Speaking at a hearing before the Commission of Inquiry (COI) on Tuesday, Frett said it may have been an error for government to initially request as many criteria as it did in order for persons to qualify for stimulus assistant grants.
Initially, the government had a range of eligibility criteria for applicants seeking business stimulus grants. However, government later adjusted this to only requesting that applicants confirm they had a valid trade license and fewer than 20 employees.
The grants were distributed through the Premier’s Office and faced much criticism by auditors and the wider public for their perceived lack of transparency.
Recent evidence from the government’s internal auditor, Dorea Corea, detailed that, even in its reduced state, the stimulus distribution system failed having encountered numerous breaches because of poor oversight.
But according to Frett, officials in the BVI faced a steep learning curve and were learning as they progressed.
“When we do our post-mortem on these different programmes — and looking at the different auditor reports — I do believe that we as a territory were in unchartered waters,” Frett explained.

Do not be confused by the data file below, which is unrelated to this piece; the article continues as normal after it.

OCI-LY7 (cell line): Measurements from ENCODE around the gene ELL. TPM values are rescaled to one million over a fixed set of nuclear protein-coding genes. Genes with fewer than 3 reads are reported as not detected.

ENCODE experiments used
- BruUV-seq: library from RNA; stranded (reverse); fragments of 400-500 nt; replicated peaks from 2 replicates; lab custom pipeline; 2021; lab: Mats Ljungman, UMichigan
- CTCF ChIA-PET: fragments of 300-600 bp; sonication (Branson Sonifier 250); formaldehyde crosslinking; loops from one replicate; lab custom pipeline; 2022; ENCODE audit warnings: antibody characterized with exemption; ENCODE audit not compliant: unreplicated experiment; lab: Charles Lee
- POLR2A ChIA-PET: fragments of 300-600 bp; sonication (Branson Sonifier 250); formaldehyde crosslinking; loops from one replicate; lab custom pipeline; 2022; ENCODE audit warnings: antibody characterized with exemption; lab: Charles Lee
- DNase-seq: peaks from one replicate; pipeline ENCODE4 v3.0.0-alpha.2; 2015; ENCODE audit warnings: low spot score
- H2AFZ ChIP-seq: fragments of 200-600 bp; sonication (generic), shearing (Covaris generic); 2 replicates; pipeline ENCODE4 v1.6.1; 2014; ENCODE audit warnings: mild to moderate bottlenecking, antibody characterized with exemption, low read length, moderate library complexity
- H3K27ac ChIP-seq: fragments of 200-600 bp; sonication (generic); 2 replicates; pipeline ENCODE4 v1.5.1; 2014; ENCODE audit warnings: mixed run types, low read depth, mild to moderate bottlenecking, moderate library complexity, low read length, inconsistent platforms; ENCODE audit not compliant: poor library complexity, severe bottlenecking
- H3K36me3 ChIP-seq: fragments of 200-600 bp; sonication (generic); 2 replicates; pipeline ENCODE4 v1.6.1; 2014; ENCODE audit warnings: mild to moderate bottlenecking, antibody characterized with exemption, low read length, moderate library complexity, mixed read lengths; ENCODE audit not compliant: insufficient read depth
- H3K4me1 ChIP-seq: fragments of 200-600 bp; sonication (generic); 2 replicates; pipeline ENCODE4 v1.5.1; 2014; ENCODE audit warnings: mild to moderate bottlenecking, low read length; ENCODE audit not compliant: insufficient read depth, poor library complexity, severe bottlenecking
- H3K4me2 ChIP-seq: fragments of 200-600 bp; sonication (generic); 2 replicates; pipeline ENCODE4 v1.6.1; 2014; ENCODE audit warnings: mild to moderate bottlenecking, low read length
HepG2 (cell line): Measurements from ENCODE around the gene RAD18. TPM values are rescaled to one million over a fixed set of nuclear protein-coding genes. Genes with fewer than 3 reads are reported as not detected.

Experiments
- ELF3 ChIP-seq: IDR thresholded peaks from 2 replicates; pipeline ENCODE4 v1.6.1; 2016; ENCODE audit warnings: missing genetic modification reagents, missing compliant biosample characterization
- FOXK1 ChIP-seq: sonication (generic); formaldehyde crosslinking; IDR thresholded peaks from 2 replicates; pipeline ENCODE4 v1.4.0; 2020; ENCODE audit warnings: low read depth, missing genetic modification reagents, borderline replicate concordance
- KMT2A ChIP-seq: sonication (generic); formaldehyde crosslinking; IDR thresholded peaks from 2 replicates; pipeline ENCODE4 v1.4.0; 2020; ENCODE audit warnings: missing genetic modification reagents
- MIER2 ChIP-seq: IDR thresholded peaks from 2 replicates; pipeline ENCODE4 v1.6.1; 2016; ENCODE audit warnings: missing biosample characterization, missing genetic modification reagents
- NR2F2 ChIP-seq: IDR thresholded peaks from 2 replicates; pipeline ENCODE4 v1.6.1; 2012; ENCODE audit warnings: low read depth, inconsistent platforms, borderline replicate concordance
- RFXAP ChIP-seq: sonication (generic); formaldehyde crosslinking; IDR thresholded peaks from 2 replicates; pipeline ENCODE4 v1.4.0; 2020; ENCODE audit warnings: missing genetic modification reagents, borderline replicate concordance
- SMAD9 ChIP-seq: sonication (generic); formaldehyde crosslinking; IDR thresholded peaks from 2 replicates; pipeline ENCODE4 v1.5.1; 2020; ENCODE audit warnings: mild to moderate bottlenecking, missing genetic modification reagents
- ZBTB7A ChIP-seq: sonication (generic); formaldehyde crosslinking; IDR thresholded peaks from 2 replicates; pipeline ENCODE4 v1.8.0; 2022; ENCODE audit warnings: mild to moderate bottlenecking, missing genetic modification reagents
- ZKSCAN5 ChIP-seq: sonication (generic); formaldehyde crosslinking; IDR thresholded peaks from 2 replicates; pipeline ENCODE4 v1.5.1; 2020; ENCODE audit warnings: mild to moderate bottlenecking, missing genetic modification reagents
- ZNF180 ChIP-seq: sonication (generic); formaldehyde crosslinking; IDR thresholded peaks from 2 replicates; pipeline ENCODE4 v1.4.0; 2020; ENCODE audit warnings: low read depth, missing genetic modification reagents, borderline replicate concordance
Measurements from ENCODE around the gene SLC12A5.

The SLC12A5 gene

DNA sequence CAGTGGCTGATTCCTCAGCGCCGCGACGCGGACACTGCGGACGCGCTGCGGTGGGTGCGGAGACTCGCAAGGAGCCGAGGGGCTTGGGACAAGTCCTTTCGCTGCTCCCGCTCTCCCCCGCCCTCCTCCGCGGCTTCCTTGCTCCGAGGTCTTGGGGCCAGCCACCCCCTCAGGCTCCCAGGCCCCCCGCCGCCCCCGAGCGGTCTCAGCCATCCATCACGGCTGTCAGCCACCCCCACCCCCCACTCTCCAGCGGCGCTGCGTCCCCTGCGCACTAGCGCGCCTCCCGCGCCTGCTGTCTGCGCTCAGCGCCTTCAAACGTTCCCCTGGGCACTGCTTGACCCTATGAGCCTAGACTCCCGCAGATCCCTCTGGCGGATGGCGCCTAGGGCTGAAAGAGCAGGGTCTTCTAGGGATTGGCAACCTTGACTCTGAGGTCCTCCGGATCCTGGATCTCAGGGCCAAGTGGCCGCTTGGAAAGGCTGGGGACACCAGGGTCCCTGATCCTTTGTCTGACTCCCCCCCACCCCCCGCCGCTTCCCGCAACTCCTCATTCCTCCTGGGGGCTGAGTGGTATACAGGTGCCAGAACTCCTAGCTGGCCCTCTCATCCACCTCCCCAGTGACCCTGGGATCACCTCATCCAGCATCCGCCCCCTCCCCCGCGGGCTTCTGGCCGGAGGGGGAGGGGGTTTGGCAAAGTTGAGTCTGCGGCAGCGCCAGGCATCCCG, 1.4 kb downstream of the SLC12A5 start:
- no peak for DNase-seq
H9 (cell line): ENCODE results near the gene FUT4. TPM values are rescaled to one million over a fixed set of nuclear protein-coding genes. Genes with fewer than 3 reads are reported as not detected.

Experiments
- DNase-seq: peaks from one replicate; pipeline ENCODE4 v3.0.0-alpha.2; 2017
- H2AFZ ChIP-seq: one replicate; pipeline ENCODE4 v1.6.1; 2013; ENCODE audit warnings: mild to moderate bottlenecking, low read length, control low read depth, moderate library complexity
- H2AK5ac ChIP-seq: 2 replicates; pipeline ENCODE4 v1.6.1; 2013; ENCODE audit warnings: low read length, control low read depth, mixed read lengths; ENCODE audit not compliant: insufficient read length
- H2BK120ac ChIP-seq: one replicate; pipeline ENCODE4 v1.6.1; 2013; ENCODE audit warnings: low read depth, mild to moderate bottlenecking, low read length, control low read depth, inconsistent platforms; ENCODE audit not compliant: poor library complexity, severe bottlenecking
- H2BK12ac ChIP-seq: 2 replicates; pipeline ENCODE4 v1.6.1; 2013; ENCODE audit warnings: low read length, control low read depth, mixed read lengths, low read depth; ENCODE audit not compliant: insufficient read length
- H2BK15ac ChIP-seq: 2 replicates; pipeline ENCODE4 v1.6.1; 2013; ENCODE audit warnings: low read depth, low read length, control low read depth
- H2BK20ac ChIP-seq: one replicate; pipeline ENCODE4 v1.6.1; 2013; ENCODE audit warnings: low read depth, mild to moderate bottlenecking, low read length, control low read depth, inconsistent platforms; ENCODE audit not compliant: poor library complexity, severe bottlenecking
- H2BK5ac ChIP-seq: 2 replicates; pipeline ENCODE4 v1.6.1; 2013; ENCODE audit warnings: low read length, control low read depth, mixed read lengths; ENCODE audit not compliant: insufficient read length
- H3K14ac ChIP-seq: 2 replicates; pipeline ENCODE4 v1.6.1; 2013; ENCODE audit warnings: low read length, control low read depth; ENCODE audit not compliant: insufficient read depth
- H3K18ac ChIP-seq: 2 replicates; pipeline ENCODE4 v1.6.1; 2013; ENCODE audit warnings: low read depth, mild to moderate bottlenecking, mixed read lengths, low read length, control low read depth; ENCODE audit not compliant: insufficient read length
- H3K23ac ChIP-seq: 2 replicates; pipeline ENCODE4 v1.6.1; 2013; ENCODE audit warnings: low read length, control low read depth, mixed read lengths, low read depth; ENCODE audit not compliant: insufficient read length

“We never had to provide a stimulus package like this [before] and we were learning as we go in many instances,” he added.
Frett told the commission that the government’s technical personnel tried their best to come up with feasible programmes within a policy document that fit within the government’s current structure and laws, as far as they were aware.
He suggested that the government’s approach to the issue may have been overly ambitious and suggested that it should have been guided by legislative action, as was done in the United States.
“We were trying to introduce stimulus – immediate stimulus packages as if using our current legislation and our current structures to do so. In hindsight, maybe that was an error,” Frett said.
He suggested that while persons were able to get as much as $1,200 in the US through their stimulus programme, the criteria for giving those funds were not as stringent as those used in the BVI.